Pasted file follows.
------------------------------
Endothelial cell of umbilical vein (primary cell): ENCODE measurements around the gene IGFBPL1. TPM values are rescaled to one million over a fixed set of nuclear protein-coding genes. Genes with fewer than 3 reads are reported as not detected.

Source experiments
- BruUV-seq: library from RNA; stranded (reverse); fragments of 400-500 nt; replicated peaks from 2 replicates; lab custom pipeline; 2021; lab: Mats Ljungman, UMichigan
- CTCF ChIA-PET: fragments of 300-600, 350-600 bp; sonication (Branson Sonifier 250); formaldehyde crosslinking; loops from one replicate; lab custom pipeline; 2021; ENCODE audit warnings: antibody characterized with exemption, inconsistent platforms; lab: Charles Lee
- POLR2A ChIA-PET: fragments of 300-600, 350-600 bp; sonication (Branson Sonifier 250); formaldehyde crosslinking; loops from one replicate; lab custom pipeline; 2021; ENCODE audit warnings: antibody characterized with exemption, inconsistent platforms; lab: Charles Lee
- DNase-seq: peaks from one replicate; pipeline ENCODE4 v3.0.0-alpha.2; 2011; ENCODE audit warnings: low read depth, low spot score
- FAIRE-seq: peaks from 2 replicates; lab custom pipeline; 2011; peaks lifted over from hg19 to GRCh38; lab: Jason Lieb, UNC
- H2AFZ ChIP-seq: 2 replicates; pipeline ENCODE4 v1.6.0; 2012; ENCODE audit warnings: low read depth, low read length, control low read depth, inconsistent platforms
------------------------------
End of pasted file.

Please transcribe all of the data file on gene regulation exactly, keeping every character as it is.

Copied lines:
Endothelial cell of umbilical vein (primary cell): ENCODE measurements around the gene IGFBPL1. TPM values are rescaled to one million over a fixed set of nuclear protein-coding genes. Genes with fewer than 3 reads are reported as not detected.

Source experiments
- BruUV-seq: library from RNA; stranded (reverse); fragments of 400-500 nt; replicated peaks from 2 replicates; lab custom pipeline; 2021; lab: Mats Ljungman, UMichigan
- CTCF ChIA-PET: fragments of 300-600, 350-600 bp; sonication (Branson Sonifier 250); formaldehyde crosslinking; loops from one replicate; lab custom pipeline; 2021; ENCODE audit warnings: antibody characterized with exemption, inconsistent platforms; lab: Charles Lee
- POLR2A ChIA-PET: fragments of 300-600, 350-600 bp; sonication (Branson Sonifier 250); formaldehyde crosslinking; loops from one replicate; lab custom pipeline; 2021; ENCODE audit warnings: antibody characterized with exemption, inconsistent platforms; lab: Charles Lee
- DNase-seq: peaks from one replicate; pipeline ENCODE4 v3.0.0-alpha.2; 2011; ENCODE audit warnings: low read depth, low spot score
- FAIRE-seq: peaks from 2 replicates; lab custom pipeline; 2011; peaks lifted over from hg19 to GRCh38; lab: Jason Lieb, UNC
- H2AFZ ChIP-seq: 2 replicates; pipeline ENCODE4 v1.6.0; 2012; ENCODE audit warnings: low read depth, low read length, control low read depth, inconsistent platforms